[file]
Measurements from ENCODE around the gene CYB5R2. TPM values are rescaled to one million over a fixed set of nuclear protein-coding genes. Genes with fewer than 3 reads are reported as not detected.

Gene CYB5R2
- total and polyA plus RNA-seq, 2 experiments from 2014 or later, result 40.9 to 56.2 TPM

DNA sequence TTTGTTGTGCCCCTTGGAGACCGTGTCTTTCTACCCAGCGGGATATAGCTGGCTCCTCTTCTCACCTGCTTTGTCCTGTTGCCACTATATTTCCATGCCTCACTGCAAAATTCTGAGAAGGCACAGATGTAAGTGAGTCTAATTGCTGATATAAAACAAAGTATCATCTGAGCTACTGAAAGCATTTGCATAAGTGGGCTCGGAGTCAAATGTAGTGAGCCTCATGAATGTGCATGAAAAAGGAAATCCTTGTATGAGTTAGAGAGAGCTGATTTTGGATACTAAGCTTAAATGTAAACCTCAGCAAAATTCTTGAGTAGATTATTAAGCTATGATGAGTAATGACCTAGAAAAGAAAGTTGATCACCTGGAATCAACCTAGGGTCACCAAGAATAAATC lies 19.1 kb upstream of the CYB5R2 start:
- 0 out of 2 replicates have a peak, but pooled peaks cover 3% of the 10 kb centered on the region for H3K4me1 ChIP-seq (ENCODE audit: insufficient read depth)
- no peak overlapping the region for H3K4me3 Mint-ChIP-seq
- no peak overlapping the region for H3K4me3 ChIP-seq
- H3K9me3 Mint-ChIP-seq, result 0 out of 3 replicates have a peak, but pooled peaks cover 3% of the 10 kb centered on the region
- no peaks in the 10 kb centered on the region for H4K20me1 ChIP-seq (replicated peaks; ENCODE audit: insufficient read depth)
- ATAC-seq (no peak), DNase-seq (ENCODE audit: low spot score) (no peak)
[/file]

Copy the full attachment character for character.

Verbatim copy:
Measurements from ENCODE around the gene CYB5R2. TPM values are rescaled to one million over a fixed set of nuclear protein-coding genes. Genes with fewer than 3 reads are reported as not detected.

Gene CYB5R2
- total and polyA plus RNA-seq, 2 experiments from 2014 or later, result 40.9 to 56.2 TPM

DNA sequence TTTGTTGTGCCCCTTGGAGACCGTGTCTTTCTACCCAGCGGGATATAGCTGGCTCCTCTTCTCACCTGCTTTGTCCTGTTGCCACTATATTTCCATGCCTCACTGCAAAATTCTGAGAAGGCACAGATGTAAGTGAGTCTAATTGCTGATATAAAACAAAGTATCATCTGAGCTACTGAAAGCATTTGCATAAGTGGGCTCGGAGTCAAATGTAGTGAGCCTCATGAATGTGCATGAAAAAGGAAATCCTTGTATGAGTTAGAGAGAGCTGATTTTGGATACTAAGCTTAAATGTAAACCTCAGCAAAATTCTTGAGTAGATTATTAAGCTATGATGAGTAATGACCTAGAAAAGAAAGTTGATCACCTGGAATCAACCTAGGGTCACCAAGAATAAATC lies 19.1 kb upstream of the CYB5R2 start:
- 0 out of 2 replicates have a peak, but pooled peaks cover 3% of the 10 kb centered on the region for H3K4me1 ChIP-seq (ENCODE audit: insufficient read depth)
- no peak overlapping the region for H3K4me3 Mint-ChIP-seq
- no peak overlapping the region for H3K4me3 ChIP-seq
- H3K9me3 Mint-ChIP-seq, result 0 out of 3 replicates have a peak, but pooled peaks cover 3% of the 10 kb centered on the region
- no peaks in the 10 kb centered on the region for H4K20me1 ChIP-seq (replicated peaks; ENCODE audit: insufficient read depth)
- ATAC-seq (no peak), DNase-seq (ENCODE audit: low spot score) (no peak)